The documentary prompted the Nigerian Senate to pass a bill dealing with sexual harassment of students in university and other tertiary institutions.

Nigerian journalist Kiki Mordi has received an Emmy nomination for her outstanding 'Sex For Grades' documentary for BBC Eye. The 29-year-old confirmed the news of her nomination via twitter on August 16 writing:  “Here's me, despite being an emotional mess, announcing that @BBCAfrica #BBCAfricaEye's #SexForGrades is nominated in the "Current Affairs" category for this year's International Emmys. Every single soul that made this project come alive deserves this honour."

The winners will be recognized during an online ceremony on September 21.

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Far-reaching consequences

Mordi’s year-long investigation released in 2019 broke the internet, capturing shocking footage of lecturers in Ghana and Nigeria demanding sex from university students in exchange for grades. Undercover journalists posing as students were sent to the University of Ghana and the University of Lagos with hidden cameras and were sexually harassed by senior lecturers.  Soon after the documentary aired, one of the lecturers captured on film harassing an undercover reporter was suspended. Boniface Igbeneghu, who was also a pastor received condemnation from his church as celebrities and politicians joined in on the conversation.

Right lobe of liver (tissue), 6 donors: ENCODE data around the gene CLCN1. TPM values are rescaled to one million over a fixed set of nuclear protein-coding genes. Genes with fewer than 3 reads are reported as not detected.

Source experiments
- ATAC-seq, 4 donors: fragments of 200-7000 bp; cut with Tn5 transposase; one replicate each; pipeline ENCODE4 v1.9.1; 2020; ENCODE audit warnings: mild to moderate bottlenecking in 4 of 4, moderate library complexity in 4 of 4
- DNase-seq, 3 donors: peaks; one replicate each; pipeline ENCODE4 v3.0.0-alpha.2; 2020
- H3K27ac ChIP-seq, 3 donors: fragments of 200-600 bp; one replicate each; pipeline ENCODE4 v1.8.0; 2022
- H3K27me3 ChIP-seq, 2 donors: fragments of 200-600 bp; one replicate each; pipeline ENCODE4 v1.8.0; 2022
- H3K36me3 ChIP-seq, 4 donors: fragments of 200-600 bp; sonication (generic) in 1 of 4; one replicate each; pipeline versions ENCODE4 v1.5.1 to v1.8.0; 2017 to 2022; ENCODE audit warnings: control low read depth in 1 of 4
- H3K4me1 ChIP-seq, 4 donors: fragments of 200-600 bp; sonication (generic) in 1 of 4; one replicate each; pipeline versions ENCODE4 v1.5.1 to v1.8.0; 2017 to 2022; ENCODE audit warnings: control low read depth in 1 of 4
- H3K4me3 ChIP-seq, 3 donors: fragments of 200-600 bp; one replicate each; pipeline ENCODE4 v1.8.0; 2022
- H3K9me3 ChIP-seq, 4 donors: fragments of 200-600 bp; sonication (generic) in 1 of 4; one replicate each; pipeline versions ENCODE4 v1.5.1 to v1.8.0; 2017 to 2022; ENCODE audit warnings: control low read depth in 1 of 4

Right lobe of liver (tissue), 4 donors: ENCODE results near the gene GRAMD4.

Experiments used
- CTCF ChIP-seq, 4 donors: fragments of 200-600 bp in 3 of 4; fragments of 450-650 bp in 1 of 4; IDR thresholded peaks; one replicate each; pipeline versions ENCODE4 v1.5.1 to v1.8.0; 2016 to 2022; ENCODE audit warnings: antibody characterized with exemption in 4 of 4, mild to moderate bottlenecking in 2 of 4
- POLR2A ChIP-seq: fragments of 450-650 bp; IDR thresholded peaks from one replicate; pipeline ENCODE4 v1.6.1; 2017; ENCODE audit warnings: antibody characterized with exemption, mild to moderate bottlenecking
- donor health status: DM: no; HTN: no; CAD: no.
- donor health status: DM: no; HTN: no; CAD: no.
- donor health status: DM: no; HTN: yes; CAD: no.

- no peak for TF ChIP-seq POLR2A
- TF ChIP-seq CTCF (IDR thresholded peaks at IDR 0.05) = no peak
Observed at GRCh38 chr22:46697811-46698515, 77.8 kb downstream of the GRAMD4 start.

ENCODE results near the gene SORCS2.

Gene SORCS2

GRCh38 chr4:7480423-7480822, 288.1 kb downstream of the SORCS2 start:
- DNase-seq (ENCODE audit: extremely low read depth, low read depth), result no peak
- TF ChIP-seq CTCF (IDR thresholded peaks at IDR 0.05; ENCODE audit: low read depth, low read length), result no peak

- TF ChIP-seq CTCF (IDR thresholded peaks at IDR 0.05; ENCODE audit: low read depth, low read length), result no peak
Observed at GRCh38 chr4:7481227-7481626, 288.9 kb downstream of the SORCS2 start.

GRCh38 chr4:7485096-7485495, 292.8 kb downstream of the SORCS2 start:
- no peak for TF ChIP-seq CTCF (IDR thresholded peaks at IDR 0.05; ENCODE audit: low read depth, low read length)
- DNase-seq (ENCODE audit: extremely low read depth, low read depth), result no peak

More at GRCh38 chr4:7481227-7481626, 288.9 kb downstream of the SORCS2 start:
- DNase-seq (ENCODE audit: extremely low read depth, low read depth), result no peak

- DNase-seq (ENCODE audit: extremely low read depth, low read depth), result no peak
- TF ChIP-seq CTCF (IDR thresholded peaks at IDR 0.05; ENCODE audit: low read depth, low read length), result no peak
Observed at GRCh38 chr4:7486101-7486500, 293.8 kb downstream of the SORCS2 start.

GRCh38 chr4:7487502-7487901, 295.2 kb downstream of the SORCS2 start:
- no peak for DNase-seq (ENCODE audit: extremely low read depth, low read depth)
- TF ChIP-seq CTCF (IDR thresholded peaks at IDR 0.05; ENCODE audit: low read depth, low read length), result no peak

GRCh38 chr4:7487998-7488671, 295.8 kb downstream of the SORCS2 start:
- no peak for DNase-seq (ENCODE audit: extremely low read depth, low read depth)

New laws

The documentary also prompted the Nigerian Senate to pass a bill dealing with sexual harassment of students in university and other tertiary institutions by lecturers. The bill passed on June 7 2020, seeks to protect the ethical standards in higher learning institutions.

READ ALSO: Lecturer in sex for grades scandal jailed

The bill bars lecturers from having sexual intercourse with or demanding sex from a student or a prospective student. It also stipulates that lecturers should not create a hostile or offensive environment for the student by soliciting for sex or making sexual advances towards the student. The bill also prevents lecturers from grabbing, hugging, kissing, touching the breasts, hair, lips, hips, buttocks or any other sensual part of a student’s body. Lecturers are also barred from displaying, giving or sending naked or sexually explicit pictures or videos or sex related objects to a student.

The bill further outlawed whistling and winking at a student or make sexually complimentary or uncomplimentary remarks about a student’s physique or stalking a student. The bill also stipulates that a student cannot grant consent to a sexual relationship with a lecturer.

If found guilty, lecturers face a minimum of 5 years in prison and a maximum of 14 years.